VERGES 60You have been always called a merciful man,
 partner.
DOGBERRY Truly, I would not hang a dog by my will,
 much more a man who hath any honesty in him.
VERGES, to the Watch If you hear a child cry in the
65 night, you must call to the nurse and bid her still it.
SECOND WATCHMAN How if the nurse be asleep and
 will not hear us?
DOGBERRY Why, then depart in peace, and let the
 child wake her with crying, for the ewe that will
70 not hear her lamb when it baas will never answer a
 calf when he bleats.
VERGES ’Tis very true.
DOGBERRY This is the end of the charge. You, constable,
 are to present the Prince’s own person. If you
75 meet the Prince in the night, you may stay him.
VERGES Nay, by ’r Lady, that I think he cannot.
DOGBERRY Five shillings to one on ’t, with any man that
 knows the statutes, he may stay him—marry, not
 without the Prince be willing, for indeed the watch
80 ought to offend no man, and it is an offense to stay a
 man against his will.
VERGES By ’r Lady, I think it be so.
DOGBERRY Ha, ah ha!—Well, masters, goodnight. An
 there be any matter of weight chances, call up me.
85 Keep your fellows’ counsels and your own, and
 goodnight.—Come, neighbor.
Dogberry and Verges begin to exit.

105
Much Ado About Nothing
ACT 3. SC. 3

SEACOAL Well, masters, we hear our charge. Let us go
 sit here upon the church bench till two, and then all
 to bed.
DOGBERRY 90One word more, honest neighbors. I pray
 you watch about Signior Leonato’s door, for the
 wedding being there tomorrow, there is a great coil
 tonight. Adieu, be vigitant, I beseech you.
Dogberry and Verges exit.

Enter Borachio and Conrade.

BORACHIO What, Conrade!
SEACOAL, aside 95Peace, stir not.
BORACHIO Conrade, I say!
CONRADE Here, man, I am at thy elbow.
BORACHIO Mass, and my elbow itched, I thought there
 would a scab follow.
CONRADE 100I will owe thee an answer for that. And now
 forward with thy tale.
BORACHIO Stand thee close, then, under this penthouse,
 for it drizzles rain, and I will, like a true
 drunkard, utter all to thee.
SEACOAL, aside 105Some treason, masters. Yet stand
 close.
BORACHIO Therefore know, I have earned of Don
 John a thousand ducats.
CONRADE Is it possible that any villainy should be so
110 dear?
BORACHIO Thou shouldst rather ask if it were possible
 any villainy should be so rich. For when rich
 villains have need of poor ones, poor ones may
 make what price they will.
CONRADE 115I wonder at it.
BORACHIO That shows thou art unconfirmed. Thou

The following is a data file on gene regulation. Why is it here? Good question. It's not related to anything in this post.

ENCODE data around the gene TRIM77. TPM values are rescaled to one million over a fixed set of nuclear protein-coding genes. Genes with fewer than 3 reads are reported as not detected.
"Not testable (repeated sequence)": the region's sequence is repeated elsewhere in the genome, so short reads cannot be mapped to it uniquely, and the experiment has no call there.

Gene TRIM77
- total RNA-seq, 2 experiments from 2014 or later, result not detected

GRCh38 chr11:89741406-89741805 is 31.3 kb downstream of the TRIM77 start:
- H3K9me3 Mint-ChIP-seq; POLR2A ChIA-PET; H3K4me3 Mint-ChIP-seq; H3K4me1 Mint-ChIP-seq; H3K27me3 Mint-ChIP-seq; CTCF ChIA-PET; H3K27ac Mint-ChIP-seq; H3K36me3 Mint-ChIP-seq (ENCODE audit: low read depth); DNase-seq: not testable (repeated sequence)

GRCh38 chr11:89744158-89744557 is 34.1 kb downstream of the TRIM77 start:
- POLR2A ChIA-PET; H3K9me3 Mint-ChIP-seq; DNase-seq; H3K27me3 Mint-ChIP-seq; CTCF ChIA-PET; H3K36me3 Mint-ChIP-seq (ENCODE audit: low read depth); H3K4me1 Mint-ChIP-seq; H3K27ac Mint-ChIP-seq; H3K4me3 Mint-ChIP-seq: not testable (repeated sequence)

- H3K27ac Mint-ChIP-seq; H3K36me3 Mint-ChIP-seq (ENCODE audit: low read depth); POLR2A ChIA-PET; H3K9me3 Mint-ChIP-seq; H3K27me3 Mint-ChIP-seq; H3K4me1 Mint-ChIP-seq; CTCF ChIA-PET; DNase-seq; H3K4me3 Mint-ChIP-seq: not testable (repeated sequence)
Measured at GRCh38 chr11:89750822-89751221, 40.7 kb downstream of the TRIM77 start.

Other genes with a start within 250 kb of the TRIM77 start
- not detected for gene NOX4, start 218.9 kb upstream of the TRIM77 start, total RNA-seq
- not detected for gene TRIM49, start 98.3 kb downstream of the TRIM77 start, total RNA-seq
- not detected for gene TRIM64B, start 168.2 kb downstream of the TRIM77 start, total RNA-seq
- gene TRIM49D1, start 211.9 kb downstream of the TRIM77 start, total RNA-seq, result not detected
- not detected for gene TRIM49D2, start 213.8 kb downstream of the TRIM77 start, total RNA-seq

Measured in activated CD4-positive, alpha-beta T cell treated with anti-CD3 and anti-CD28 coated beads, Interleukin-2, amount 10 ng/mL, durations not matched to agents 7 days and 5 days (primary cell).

knowest that the fashion of a doublet, or a hat, or a
 cloak, is nothing to a man.

107
Much Ado About Nothing
ACT 3. SC. 3

CONRADE Yes, it is apparel.
BORACHIO 120I mean the fashion.
CONRADE Yes, the fashion is the fashion.
BORACHIO Tush, I may as well say the fool’s the fool.
 But seest thou not what a deformed thief this
 fashion is?
FIRST WATCHMAN, aside 125I know that Deformed. He
 has been a vile thief this seven year. He goes up and
 down like a gentleman. I remember his name.
BORACHIO Didst thou not hear somebody?
CONRADE No, ’twas the vane on the house.
BORACHIO 130Seest thou not, I say, what a deformed thief
 this fashion is, how giddily he turns about all the
 hot bloods between fourteen and five-and-thirty,
 sometimes fashioning them like Pharaoh’s soldiers
 in the reechy painting, sometimes like god Bel’s
135 priests in the old church window, sometimes like
 the shaven Hercules in the smirched worm-eaten
 tapestry, where his codpiece seems as massy as his
 club?
CONRADE All this I see, and I see that the fashion wears
140 out more apparel than the man. But art not thou
 thyself giddy with the fashion too, that thou hast
 shifted out of thy tale into telling me of the
 fashion?
BORACHIO Not so, neither. But know that I have tonight
145 wooed Margaret, the Lady Hero’s gentlewoman,
 by the name of Hero. She leans me out at
 her mistress’ chamber window, bids me a thousand
 times goodnight. I tell this tale vilely. I should first
 tell thee how the Prince, Claudio, and my master,
150 planted and placed and possessed by my master
 Don John, saw afar off in the orchard this amiable
 amiable encounter.
CONRADE And thought they Margaret was Hero?
BORACHIO Two of them did, the Prince and Claudio,

109
Much Ado About Nothing
ACT 3. SC. 3

155 but the devil my master knew she was Margaret;
 and partly by his oaths, which first possessed them,
 partly by the dark night, which did deceive them,
 but chiefly by my villainy, which did confirm any
 slander that Don John had made, away went Claudio
160 enraged, swore he would meet her as he was
 appointed next morning at the temple, and there,
 before the whole congregation, shame her with
 what he saw o’ernight and send her home again
 without a husband.
FIRST WATCHMAN 165We charge you in the Prince’s name
 stand!
SEACOAL Call up the right Master Constable. Second
 Watchman exits. 
We have here recovered the most
 dangerous piece of lechery that ever was known in
170 the commonwealth.
FIRST WATCHMAN And one Deformed is one of them. I
 know him; he wears a lock.

Enter Dogberry, Verges, and Second Watchman.

DOGBERRY Masters, masters—
FIRST WATCHMAN, to Borachio You’ll be made bring
175 Deformed forth, I warrant you.
DOGBERRY, to Borachio and Conrade Masters, never
 speak, we charge you, let us obey you to go with us.
BORACHIO, to Conrade We are like to prove a goodly
 commodity, being taken up of these men’s bills.
CONRADE 180A commodity in question, I warrant you.—
 Come, we’ll obey you.
They exit.